Yes, yes, the story is wonderful. But it’s the language, the characters, and the writing that really get me. That’s why I need to read it again, right now, to go back and savor all of the bits that I might have missed because I really just needed to read it and put it into my brain as quickly as possible. How can you not love a book that describes that a new haircut might “feel like velvet one way and needles the other”? And a heroine named Georgie McCool? And these fully-realized supporting characters, like Kendrick, and Allison the pizza girl, who don’t have a lot of page-time, but make the most of it with little bursts of amazingness? Awesome.

Last night, when I was going to bed, I told my husband about the book. And then I told him that I was jealous of all the people out there who haven’t read any of Rainbow Rowell’s books yet, because they can still experience them for the first time. He isn’t a fiction guy, but I have him convinced to give one of them a try. (I think it will be Eleanor & Park, if only for the music references that he’ll really relate to). And I’m jealous that he doesn’t know what’s about to hit him.



Scootsa1000’s #CBR6 Review 32: The Vacationers by Emma Straub

Unknown-1I had no idea who Emma Straub was until I picked this off of the new release table at the library last week. I assumed that maybe she was Peter Straub’s daughter, and thought I was getting myself a fun horror story for the end of the summer.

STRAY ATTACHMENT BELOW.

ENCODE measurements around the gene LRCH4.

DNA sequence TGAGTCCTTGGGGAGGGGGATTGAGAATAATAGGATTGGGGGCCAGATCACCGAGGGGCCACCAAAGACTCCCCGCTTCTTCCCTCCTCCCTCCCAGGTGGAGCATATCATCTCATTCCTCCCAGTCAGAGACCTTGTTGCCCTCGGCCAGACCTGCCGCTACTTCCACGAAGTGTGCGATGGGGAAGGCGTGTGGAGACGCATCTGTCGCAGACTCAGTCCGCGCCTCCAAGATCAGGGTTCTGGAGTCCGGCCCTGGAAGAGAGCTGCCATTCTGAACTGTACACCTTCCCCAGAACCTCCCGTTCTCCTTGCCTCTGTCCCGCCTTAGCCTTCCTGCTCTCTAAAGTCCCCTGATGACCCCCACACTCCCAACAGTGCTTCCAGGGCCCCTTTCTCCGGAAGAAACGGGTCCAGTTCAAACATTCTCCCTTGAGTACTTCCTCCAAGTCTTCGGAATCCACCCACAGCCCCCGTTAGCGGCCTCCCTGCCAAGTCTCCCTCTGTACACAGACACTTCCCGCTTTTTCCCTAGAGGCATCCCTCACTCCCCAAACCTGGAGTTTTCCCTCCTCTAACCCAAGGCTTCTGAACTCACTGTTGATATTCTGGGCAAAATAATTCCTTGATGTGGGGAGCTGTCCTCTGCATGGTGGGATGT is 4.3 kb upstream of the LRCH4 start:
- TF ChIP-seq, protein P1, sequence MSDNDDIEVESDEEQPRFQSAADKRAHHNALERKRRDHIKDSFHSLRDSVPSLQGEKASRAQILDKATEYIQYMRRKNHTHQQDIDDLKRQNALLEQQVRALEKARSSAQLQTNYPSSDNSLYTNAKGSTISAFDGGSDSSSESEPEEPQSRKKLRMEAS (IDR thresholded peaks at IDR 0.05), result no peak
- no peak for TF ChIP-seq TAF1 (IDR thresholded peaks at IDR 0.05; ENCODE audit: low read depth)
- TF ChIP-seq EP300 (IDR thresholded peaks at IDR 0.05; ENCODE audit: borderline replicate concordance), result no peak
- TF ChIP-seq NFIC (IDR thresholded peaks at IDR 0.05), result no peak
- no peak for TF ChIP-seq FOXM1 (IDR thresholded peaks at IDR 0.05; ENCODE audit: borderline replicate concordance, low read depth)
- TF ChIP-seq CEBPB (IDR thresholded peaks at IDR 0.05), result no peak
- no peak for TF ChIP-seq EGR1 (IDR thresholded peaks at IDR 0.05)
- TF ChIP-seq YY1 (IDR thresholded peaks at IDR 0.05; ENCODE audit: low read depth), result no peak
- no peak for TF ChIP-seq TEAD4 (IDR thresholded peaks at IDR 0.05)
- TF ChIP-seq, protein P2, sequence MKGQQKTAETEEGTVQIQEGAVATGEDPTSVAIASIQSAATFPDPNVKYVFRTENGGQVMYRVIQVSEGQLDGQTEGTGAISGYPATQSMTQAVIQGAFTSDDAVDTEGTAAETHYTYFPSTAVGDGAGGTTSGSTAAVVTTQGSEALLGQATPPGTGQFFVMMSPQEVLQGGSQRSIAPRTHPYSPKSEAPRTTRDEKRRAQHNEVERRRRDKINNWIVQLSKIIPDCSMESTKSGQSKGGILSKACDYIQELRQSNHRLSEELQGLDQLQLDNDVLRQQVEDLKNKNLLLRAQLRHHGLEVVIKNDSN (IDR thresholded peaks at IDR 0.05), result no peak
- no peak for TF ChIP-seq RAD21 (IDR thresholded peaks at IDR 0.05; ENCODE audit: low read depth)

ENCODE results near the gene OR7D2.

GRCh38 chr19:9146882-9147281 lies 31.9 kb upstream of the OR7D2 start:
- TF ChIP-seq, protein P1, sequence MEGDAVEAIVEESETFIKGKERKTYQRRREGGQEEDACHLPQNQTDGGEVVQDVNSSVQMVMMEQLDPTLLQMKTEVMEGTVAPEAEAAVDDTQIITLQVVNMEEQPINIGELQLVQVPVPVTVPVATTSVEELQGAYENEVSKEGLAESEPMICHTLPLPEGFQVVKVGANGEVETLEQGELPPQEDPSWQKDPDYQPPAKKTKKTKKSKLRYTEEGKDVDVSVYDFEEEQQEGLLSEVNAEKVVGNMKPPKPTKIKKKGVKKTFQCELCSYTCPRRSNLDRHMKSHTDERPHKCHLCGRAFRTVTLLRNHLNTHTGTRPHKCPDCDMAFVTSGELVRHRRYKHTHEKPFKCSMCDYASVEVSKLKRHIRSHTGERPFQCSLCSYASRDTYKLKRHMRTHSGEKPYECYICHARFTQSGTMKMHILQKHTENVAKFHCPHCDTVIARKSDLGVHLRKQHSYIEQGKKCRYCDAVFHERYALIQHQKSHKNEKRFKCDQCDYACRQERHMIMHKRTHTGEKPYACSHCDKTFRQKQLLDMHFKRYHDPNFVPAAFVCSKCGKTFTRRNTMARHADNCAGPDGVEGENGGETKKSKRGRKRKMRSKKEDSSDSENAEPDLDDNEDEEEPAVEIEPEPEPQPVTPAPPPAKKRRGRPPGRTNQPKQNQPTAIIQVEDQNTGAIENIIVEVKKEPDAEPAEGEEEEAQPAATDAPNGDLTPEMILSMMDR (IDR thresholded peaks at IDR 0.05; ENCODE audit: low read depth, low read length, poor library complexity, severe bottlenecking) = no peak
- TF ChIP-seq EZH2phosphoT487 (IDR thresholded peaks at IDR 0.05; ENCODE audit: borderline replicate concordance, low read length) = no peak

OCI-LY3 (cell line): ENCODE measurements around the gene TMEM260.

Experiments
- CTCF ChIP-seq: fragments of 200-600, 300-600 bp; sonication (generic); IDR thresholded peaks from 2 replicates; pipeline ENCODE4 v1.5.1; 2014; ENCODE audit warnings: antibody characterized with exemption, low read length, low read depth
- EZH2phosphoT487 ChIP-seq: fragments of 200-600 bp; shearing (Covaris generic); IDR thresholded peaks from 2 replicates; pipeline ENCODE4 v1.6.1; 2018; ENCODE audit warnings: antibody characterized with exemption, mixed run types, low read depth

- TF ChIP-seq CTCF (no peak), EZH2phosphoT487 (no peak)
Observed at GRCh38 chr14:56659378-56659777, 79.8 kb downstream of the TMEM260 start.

Well. I don’t know if she is actually related to Peter. Maybe?

And this was actually a pretty fun book. I’d compare her writing to Jonathan Tropper — telling a difficult story with humor and wit. And while I think Tropper might be funnier, Straub is a better writer, and her characters are much more realistic.

The Vacationers is the story of two families and their problems. Franny and Jim; their son Bobby and his cougar girlfriend, Carmen; teenage daughter Sylvia; and Fran’s best friend, Charles, and his husband, Lawrence. They all decide to rent a house is Mallorca for two weeks, putting aside their domestic and personal problems, and hoping for a vacation that can save their relationships.

Fran and Jim have big problems. Jim has recently been fired for sleeping with an intern at work, just before their 35th wedding anniversary. Franny, shockingly, isn’t handling this very well. Jim wants to be forgiven, but Fran isn’t sure what she wants. Jim is jumping through hoops for Franny, and Franny is more or less just ignoring Jim.